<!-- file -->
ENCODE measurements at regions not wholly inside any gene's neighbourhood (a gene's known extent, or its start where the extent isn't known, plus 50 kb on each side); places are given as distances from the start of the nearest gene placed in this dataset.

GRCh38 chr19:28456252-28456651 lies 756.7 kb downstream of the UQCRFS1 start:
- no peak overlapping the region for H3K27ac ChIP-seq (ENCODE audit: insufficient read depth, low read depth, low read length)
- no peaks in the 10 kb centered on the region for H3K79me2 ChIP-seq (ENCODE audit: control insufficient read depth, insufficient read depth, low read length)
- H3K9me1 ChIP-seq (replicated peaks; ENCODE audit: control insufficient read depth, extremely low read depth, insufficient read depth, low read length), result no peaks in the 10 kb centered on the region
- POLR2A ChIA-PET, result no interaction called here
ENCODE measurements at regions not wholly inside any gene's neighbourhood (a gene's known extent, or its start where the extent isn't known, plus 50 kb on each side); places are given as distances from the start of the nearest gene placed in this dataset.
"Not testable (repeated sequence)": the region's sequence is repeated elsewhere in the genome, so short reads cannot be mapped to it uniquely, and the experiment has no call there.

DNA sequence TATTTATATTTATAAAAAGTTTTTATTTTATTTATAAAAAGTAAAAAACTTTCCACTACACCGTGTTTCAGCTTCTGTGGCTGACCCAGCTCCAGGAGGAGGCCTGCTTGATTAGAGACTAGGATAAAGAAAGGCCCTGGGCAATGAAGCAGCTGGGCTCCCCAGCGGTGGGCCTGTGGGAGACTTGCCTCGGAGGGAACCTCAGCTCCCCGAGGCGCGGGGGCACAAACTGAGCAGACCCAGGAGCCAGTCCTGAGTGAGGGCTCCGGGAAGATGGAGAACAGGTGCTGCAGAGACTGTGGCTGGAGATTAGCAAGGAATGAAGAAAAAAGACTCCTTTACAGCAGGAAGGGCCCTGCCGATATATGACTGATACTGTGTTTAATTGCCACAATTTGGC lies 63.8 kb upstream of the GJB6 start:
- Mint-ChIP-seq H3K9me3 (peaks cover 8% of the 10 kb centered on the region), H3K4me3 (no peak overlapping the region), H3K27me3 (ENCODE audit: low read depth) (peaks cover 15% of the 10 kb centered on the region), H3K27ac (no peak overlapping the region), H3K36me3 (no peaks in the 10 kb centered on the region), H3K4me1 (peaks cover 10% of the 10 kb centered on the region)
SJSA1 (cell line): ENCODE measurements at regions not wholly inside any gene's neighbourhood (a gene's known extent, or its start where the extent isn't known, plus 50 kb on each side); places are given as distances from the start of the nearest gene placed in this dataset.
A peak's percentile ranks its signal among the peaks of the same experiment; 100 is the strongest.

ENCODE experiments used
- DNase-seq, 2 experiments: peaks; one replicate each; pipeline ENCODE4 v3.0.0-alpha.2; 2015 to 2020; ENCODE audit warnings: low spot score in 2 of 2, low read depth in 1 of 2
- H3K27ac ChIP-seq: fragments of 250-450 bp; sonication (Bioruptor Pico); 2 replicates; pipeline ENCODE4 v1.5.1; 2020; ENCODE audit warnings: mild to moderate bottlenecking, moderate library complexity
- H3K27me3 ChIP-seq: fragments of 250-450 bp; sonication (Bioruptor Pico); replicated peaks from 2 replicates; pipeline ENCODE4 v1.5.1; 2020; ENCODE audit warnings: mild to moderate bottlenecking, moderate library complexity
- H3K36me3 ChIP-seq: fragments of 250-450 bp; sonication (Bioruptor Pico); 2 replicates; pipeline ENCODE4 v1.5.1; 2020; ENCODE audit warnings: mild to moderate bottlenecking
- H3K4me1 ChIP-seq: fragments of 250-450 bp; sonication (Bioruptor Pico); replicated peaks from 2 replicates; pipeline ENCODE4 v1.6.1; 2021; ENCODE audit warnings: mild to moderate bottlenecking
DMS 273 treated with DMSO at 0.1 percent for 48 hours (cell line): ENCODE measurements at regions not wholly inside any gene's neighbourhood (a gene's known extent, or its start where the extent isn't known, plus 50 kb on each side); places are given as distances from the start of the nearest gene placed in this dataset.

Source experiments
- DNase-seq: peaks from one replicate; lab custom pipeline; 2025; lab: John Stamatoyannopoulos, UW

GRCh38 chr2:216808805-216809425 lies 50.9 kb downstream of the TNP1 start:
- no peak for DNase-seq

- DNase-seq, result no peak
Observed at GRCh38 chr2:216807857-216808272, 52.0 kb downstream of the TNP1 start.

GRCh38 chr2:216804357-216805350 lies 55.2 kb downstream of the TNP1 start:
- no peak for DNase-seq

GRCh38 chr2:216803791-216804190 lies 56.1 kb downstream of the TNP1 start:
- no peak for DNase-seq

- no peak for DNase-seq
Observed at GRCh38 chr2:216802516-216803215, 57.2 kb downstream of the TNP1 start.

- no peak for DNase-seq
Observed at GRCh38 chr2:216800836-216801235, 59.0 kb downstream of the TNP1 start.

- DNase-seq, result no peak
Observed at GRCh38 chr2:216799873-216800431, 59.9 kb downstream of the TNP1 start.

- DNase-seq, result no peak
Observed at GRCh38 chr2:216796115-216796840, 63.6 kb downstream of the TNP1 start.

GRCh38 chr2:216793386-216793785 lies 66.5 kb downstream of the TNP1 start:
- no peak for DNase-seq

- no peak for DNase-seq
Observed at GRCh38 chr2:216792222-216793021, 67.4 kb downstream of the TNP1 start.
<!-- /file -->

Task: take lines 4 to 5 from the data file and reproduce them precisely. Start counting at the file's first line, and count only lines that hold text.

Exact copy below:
- no peaks in the 10 kb centered on the region for H3K79me2 ChIP-seq (ENCODE audit: control insufficient read depth, insufficient read depth, low read length)
- H3K9me1 ChIP-seq (replicated peaks; ENCODE audit: control insufficient read depth, extremely low read depth, insufficient read depth, low read length), result no peaks in the 10 kb centered on the region